‘De-Pharmaceuticalizing' Sleep? Patient and Professional Perspective on Presciption Hypnotics in UK Primary Care

Tuesday, July 15, 2014: 5:45 PM
Room: F205
Oral Presentation
Jonathan GABE , Royal Holloway, University of London, United Kingdom
Simon WILLIAMS , University of Warwick, United Kingdom
Catherine COVENEY , Sociology, University of Warwick, United Kingdom
In this paper we look at UK General Practitioners’ (GPs’) views of prescribing hypnotics in primary care and compare and contrast these with patient perspectives and experiences, in the context of debates about the (de)pharmaceuticalisation of sleep. Data are qualitative in nature, drawn from focus groups with chronic users of sleeping pills and semi-structured interviews with GPs.

We examine the degree to which the views of patients with respect to both aetiology of their sleep problem and prescription of pharmaceuticals converge or diverge with medical discourses on these matters. We discuss the role of so-called lay ‘expertise’ in the therapeutic management of sleep problems, the perceived value of pharmaceuticals, and the importance of building mutual trust between GPs and patients in the medical encounter.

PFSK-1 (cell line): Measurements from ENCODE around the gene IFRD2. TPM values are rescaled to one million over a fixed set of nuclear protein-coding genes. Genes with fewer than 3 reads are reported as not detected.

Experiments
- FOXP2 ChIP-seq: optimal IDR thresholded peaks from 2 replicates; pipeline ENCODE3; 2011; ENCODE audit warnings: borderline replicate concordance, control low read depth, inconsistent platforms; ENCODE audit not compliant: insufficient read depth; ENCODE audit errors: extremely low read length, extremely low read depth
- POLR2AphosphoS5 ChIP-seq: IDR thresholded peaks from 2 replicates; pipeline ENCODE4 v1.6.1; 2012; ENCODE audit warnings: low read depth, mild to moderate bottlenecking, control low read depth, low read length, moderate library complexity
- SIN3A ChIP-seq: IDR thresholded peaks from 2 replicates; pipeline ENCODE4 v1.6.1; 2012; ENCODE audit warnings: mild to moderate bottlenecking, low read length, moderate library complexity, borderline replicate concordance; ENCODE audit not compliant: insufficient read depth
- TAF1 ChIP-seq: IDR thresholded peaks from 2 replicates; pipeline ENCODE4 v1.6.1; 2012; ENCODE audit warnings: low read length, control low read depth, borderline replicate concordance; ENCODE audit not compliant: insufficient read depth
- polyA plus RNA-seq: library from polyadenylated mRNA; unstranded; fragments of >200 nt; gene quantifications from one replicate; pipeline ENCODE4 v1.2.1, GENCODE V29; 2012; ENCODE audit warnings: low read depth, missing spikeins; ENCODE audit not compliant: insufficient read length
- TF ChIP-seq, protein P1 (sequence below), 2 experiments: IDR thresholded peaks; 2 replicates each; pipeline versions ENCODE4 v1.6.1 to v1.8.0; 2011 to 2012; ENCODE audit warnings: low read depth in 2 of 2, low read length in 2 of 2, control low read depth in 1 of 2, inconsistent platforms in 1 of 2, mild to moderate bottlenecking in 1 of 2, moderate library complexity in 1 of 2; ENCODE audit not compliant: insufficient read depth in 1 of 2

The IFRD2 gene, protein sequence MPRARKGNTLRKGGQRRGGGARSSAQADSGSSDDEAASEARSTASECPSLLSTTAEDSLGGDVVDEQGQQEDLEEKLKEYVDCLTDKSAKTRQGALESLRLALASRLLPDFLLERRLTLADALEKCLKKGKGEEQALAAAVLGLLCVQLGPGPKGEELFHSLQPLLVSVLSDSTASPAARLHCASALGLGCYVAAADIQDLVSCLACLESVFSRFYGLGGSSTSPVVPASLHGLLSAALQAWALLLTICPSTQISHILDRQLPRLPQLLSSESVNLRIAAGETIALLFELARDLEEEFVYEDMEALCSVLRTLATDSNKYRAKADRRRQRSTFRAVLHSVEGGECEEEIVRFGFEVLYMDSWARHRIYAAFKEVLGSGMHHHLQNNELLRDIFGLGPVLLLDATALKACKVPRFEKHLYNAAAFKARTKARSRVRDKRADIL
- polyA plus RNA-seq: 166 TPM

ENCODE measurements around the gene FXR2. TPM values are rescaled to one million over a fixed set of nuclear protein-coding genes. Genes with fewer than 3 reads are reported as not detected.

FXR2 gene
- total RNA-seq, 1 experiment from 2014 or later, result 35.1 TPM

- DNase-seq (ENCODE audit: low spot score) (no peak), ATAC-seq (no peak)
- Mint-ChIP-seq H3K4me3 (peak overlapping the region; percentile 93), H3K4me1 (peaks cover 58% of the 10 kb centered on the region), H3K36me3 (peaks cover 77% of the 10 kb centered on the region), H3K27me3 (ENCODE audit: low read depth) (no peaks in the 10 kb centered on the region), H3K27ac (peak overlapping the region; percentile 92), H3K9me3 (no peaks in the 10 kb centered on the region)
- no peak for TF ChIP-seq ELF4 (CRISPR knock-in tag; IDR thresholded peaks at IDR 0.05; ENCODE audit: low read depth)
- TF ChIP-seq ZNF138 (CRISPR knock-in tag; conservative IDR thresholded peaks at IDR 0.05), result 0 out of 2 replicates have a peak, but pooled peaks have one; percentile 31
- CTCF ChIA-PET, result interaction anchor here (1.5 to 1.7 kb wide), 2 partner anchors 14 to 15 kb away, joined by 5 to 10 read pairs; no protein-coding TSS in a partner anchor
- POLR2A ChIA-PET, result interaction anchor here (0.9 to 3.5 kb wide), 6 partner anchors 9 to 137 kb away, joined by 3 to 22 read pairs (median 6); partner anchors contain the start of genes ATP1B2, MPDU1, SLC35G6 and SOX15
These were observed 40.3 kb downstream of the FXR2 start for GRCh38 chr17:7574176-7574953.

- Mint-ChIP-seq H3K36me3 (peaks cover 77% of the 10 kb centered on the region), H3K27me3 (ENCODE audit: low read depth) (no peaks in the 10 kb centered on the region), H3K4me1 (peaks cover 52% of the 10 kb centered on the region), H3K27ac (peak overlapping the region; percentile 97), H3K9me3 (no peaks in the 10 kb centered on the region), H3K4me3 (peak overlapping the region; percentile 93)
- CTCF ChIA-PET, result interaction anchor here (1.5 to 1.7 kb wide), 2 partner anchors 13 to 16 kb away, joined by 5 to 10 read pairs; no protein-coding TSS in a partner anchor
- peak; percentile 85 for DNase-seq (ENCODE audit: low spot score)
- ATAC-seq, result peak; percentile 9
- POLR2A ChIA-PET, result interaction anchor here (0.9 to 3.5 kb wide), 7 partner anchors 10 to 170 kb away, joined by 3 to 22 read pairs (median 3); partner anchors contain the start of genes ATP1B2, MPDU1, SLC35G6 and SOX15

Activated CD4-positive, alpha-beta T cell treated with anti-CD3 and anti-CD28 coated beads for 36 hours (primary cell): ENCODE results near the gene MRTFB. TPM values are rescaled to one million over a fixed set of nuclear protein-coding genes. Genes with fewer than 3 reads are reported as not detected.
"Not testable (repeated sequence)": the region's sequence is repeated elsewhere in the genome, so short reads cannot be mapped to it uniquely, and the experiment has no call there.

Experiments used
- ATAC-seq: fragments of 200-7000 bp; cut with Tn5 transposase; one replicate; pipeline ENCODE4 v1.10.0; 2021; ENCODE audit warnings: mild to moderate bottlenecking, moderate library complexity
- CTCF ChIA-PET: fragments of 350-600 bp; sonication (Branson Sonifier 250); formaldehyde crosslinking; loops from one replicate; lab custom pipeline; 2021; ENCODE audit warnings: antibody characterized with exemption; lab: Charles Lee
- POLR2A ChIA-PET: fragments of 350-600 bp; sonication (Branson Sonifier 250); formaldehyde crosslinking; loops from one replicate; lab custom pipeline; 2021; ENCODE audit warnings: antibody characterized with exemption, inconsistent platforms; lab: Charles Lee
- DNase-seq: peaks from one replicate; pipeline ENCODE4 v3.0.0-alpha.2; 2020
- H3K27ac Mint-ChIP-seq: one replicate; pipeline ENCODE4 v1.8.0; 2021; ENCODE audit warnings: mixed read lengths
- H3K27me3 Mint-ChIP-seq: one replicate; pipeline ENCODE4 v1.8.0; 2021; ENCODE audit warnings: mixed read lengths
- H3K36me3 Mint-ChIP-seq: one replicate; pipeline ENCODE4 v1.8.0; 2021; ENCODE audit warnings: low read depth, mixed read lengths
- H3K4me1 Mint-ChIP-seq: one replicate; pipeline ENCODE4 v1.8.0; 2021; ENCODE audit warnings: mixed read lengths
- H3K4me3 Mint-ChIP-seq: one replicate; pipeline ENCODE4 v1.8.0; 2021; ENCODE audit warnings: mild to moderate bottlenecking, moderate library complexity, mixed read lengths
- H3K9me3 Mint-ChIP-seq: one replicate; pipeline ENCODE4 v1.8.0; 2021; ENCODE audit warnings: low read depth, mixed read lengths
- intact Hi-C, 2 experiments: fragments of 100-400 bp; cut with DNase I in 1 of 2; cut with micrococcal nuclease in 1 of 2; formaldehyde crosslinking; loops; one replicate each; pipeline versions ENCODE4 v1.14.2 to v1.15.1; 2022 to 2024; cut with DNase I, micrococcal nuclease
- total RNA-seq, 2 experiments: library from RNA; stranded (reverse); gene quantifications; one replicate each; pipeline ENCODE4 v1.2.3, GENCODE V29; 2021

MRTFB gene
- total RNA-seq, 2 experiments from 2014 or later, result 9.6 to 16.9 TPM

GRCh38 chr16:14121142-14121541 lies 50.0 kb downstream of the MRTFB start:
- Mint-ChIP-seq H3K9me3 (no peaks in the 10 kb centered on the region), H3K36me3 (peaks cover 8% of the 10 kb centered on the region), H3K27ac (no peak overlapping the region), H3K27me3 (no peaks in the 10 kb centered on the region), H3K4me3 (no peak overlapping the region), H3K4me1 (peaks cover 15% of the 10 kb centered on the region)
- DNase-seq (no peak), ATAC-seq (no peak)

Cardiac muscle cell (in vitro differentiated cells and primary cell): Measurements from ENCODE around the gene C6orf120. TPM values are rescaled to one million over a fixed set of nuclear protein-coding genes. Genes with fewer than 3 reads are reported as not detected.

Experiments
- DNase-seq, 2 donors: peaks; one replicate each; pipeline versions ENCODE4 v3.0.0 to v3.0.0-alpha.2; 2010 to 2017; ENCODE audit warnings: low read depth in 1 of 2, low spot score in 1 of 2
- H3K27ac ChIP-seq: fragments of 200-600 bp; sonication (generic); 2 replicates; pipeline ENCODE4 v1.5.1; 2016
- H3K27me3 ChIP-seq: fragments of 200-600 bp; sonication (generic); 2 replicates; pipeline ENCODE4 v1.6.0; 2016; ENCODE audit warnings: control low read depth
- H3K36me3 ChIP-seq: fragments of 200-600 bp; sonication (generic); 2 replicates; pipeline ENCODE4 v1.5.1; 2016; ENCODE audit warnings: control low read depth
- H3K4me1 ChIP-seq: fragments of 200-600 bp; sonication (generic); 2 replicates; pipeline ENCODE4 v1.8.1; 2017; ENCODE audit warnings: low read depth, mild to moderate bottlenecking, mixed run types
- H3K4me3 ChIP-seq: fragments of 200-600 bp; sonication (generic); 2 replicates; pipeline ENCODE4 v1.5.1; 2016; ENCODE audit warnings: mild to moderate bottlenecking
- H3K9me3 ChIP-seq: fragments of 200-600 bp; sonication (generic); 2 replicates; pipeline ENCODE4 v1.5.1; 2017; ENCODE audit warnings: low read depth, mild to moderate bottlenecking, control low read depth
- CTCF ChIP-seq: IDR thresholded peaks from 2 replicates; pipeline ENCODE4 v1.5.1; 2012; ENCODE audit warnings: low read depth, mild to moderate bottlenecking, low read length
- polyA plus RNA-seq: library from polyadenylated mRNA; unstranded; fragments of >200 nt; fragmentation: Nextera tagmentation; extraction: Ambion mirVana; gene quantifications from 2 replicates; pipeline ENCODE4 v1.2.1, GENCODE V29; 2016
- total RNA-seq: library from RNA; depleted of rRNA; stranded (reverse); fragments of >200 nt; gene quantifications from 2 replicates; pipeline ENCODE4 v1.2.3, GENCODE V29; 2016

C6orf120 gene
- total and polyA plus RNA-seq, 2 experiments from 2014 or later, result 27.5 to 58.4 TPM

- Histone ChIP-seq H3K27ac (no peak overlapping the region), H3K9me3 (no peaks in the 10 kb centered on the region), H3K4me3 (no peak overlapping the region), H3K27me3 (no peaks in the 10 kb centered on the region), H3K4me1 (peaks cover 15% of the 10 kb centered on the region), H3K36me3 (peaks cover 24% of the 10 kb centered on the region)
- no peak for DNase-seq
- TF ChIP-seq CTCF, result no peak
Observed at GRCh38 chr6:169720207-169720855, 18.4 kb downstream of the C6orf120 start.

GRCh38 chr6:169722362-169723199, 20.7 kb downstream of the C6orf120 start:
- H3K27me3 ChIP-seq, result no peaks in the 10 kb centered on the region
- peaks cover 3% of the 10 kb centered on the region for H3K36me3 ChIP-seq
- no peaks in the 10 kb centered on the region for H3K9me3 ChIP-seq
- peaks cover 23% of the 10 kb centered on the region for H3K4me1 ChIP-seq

We argue that in practice, medical views on the value of hypnotics, beliefs about ‘deserving’ and ‘undeserving’ patients and corresponding prescribing practices have permeable borders which regularly break down the partitions between these categories, turning GPs into reluctant prescribers of sleeping pills. In the doctor’s view, the recognition of lay expertise is thought to enrich medical encounters, give patients a voice of their own and increased responsibility for their healthcare practices. From the patients’ perspective, enacting the identity of ‘informed patient’ is not straightforward or easily accomplished. In this study the boundary between medical expert and patient was still fairly robust. The patient perspective emphasizes a split between lay and expert views on the value of pharmaceuticals versus non-pharmacological therapies in the management of sleep problems, as well as in the assessment of risk of becoming addicted to sleeping pills.  Our paper therefore contributes to recent work on the (de) pharmaceuticalisation of society, the changing nature of the doctor –patient relationship in the digital age and lay experiences of chronic illness.